Duke with Benefits
Manda Collins drops us into a tension-fraught tale right from the first pages of Duke with Benefits. The story of a bluestocking and the duke who becomes enchanted by her, the book has its flaws but summarily provides a rousing and fun romance.
Daphne Forsythe is one of four benefactresses of the will of Celeste Beauchamp, a scholarly lady who bequeathed her home and her vast library of academic material to four young ladies whose interests matched her own as she was slowly dying of poison. The four women, all of meager backgrounds and no salient opportunities, quickly made haste to the seaside mansion upon receiving letters informing each of them of their inheritance and that they must live at Beauchamp House for a full year with the other heiresses or forfeit their quarter of the money. They soon found themselves embroiled in the search for Celeste’s murderer, during which they formed warm friendships, the house becoming the home none of them ever had.
A mathematician, Daphne has settled into Beauchamp House’s vast library in the hope of finding the lost Cameron Cipher, an obscure equation hidden in an antique book which lies among the house’s many tomes. Said cipher will allegedly lead the decoder to gold hidden by the Cameron clan during the last Jacobite rebellion, and thus to untold riches and amounts of respect. Daphne – who grew up the victim of her father’s gambling and spent much of her youth at gaming parlors counting cards for him – hopes to use any publicity gleaned from her puzzle-solving to advance the cause of women in mathematics. But to fail is to risk ridicule in a field that already looks down its nose at women who follow intellectual careers.
Affable Dalton Beauchamp, the Duke of Maitland and Celeste’s nephew, has been courting and sparking with Daphne ever since the young miss first encountered him at Beauchamp House. After a period of scintillating flirtation, Daphne and Maitland have evolved into friends who make no bones about yearning to explore something more while having no clue as to how to pursue their urges. Daphne refuses to marry Dalton, preferring to have an affair after a scarring attempted assault in her youth, but Dalton won’t make love to her without a ring on her finger. Their quagmire is soon interrupted when Nigel Sommersby, a fortune-hunting American gambler and blast from Daphne’s past, surfaces to beat her to the cipher, ending up murdered in the library for his efforts. When her father shows up on the heels of this event and threatens to drag Daphne back to London and marry her off to a disreputable gentleman to satisfy his ever-increasing debts, Maitland and Daphne enter into a marriage of convenience, but their confused feelings soon become the least of their troubles as government forces align to make the search for the code even more desperate and difficult.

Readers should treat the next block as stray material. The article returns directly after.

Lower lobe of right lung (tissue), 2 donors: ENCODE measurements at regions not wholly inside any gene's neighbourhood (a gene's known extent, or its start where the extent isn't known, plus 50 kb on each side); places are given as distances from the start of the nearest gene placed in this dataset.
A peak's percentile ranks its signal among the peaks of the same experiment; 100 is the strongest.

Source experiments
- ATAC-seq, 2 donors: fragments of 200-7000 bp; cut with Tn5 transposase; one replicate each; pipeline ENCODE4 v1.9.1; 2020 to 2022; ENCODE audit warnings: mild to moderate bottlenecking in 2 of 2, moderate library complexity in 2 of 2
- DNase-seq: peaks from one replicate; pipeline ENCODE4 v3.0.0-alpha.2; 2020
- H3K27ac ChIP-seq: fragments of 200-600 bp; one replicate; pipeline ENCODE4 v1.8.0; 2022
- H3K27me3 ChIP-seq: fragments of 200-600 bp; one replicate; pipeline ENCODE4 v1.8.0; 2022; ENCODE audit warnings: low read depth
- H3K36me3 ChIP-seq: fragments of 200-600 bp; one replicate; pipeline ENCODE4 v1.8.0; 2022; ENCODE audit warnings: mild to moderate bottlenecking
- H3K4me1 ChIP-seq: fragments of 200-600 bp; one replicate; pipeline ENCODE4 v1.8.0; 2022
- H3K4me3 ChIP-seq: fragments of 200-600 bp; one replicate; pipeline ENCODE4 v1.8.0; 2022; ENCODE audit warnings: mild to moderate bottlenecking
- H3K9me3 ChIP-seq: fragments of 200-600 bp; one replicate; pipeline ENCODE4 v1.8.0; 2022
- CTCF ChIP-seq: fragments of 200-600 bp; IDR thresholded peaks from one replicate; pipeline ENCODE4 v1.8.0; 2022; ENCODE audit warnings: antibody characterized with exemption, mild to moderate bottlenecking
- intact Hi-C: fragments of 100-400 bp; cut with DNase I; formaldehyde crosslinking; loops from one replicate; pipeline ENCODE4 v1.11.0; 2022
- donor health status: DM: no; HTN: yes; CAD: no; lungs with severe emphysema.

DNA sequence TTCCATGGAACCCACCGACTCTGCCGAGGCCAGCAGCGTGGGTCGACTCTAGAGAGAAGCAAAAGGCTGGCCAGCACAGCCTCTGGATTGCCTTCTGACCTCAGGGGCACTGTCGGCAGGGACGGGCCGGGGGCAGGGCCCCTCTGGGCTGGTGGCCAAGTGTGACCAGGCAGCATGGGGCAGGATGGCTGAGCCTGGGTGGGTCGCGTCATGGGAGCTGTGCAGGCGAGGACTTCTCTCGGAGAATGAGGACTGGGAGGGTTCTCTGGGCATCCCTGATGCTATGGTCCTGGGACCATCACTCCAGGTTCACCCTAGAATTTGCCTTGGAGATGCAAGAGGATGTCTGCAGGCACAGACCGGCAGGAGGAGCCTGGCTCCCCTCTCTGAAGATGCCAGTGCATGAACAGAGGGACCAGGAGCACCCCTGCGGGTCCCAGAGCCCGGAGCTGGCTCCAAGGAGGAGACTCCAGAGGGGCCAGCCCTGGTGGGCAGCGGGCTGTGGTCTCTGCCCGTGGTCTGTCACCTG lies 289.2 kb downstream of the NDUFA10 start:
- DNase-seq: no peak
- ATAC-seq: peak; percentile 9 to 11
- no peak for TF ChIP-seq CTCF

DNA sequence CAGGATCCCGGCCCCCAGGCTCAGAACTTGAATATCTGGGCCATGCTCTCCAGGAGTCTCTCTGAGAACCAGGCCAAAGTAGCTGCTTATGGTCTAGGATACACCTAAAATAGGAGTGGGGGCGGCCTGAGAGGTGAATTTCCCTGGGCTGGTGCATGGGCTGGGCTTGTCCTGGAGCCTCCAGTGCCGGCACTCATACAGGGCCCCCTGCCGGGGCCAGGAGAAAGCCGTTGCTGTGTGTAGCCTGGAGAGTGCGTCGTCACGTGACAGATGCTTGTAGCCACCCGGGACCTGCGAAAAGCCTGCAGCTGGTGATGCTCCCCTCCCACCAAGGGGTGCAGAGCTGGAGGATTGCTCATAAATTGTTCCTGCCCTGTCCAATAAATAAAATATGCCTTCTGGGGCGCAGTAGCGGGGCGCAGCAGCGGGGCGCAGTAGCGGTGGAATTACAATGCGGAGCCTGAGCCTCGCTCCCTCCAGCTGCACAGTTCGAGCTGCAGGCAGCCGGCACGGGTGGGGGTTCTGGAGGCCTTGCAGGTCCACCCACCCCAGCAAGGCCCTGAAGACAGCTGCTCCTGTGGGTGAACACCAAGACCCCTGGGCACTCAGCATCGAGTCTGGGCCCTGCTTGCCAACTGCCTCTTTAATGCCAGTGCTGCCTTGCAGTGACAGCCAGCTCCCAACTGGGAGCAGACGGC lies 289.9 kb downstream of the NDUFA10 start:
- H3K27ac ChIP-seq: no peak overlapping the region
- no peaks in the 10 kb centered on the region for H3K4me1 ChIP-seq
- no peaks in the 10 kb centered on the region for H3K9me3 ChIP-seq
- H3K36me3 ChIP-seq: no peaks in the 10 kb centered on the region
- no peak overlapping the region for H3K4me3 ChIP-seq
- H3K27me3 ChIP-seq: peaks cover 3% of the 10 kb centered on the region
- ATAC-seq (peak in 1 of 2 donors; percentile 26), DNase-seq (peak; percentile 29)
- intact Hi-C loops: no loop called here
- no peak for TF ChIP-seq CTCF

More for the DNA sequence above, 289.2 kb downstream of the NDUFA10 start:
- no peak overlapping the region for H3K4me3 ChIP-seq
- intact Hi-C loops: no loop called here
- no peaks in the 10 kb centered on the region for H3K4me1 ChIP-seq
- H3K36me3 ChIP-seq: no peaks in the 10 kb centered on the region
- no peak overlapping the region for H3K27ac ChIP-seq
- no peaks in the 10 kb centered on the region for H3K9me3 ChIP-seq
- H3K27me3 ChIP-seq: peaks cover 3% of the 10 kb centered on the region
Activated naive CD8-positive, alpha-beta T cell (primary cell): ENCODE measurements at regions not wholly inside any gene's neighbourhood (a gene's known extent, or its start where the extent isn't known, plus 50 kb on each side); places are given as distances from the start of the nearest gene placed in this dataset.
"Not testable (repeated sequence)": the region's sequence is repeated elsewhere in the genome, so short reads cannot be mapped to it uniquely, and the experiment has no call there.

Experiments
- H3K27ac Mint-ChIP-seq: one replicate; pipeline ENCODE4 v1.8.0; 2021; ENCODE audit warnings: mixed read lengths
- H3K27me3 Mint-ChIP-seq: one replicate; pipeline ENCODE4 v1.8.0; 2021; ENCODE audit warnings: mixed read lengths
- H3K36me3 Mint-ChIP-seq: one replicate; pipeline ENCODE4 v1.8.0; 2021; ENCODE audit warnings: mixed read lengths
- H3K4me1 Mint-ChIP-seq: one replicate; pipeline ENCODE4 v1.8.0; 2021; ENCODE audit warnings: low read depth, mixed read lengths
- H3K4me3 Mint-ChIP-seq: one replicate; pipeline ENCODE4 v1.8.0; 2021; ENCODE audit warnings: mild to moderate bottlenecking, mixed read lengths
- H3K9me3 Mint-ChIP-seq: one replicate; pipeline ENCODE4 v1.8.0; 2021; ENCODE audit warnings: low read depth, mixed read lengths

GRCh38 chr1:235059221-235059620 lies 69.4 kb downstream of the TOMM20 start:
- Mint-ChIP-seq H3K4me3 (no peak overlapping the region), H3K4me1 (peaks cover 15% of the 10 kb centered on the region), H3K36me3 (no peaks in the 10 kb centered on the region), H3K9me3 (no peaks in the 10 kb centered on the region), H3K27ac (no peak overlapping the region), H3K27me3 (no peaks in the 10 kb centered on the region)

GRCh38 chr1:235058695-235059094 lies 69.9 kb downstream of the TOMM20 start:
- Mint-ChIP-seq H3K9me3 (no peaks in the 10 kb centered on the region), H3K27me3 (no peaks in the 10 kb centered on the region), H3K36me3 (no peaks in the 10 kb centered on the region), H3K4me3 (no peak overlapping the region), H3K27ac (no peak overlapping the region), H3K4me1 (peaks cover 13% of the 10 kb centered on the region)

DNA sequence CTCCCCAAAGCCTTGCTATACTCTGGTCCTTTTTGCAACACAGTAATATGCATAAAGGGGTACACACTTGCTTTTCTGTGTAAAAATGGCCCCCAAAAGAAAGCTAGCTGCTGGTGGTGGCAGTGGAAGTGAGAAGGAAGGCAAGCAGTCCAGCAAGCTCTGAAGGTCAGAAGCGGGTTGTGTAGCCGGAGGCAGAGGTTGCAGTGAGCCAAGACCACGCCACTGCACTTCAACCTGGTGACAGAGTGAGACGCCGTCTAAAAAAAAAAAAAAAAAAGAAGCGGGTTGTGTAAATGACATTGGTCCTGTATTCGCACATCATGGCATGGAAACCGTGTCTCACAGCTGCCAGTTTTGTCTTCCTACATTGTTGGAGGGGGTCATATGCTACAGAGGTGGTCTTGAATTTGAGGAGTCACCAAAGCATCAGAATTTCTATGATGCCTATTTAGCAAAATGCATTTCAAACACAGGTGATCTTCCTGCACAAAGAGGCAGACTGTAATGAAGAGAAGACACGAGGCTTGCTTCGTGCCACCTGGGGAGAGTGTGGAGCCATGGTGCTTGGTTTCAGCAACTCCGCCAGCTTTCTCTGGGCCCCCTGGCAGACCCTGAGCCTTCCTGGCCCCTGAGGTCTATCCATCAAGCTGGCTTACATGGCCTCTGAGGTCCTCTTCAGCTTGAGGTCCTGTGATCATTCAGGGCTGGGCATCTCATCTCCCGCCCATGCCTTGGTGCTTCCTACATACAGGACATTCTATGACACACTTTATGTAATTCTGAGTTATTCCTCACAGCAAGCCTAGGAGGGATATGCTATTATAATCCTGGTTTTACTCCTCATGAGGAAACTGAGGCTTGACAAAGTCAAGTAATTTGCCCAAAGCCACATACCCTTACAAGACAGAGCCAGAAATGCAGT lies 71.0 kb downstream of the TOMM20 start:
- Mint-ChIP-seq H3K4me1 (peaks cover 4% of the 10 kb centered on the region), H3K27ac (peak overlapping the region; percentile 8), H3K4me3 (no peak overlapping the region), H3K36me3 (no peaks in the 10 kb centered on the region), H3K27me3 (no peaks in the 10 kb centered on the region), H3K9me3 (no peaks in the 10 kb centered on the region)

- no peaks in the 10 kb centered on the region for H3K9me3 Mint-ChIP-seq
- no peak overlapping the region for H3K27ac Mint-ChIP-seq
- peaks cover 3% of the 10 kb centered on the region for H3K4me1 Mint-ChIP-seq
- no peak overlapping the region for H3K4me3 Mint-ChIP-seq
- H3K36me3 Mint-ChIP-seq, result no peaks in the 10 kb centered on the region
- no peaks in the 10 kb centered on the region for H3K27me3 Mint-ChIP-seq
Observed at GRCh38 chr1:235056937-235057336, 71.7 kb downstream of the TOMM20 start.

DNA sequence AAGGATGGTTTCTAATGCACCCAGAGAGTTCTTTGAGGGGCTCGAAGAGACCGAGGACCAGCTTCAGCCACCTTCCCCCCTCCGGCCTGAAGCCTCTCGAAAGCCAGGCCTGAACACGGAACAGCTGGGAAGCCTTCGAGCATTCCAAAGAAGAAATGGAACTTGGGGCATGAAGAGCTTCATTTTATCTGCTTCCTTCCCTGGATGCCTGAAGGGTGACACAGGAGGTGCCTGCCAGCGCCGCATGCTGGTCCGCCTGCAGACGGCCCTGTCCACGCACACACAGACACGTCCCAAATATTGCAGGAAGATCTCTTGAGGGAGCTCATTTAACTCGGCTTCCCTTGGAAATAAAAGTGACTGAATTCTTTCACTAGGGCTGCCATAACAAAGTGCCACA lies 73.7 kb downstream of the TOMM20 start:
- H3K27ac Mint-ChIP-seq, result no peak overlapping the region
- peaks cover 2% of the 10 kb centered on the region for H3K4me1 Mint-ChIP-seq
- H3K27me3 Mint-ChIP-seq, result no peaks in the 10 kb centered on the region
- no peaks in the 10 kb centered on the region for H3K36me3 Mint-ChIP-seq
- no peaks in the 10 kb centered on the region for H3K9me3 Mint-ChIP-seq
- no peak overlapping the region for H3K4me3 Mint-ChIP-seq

Duke With Benefits is charming in many essential ways. The characters are absolutely wonderful. Daphne is dry, a bit sarcastic and bitter, and also outspoken and fierce; she’s driven by logic and logic provides her driving force. She adores math more than anything in the world, which is a lovely trait, and altogether she’s a fabulous heroine and one of Collins’ best. Maitland, meanwhile, is one of my favorite recent romance heroes, with charm, kindness, wit and a sense of tender intellect about him that’s interesting. He’s also sexy and has a sense of humor and is honorable – everything I love in a hero. He dreams about creating a home for elderly horses – how can you not fall for him?
Their romance is pitched just right, imbued with honesty and caring, a delicate dance between true understanding and love, flirtation and protectiveness in a way that’s beautiful in every regard.
The supporting characters boast some gems as well; the best of them happens to be Lady Serena, Maitland’s sister and a single mother, who I hope will surface as a lead in another volume of the series. The friendships between the women of Beauchamp House are delightful, and the skills of all four women are eventually employed to solve the central mystery. For fans of the previous book, Ready Set Rogue, Ivy and the Marquess of Kerr have a fairly sizable part in this one, but it’s possible to read this book without having read the previous one.
The plot has some lovely, trope-heavy mystery elements that are fun and call back to movies like The Mummy series, and gallops along at a speedy pace. The writing is generally brisk and fun, and readers who enjoy puzzles, word games and ciphers will likely love following along and deciphering the clues alongside Daphne and Maitland.
The book’s biggest flaw is its pacing. That wonderful galloping pace I just mentioned does have a few drawbacks, and the biggest one is that plot points tend to speed by and, while they feel fully developed, they don’t feel as if they’re lingered over with proper relish. In seventy four pages, we get a shooting, an attempted shooting, a murder and a fake marriage; Daphne thinks to herself that Maitland sees her as a sister, and less than ten pages later he’s proposing marriage. A slightly slower tone might have helped, but you can’t call the book dull.
Duke With Benefits is a delightful romp that’s a joy to read. Eb erus ot yub ti!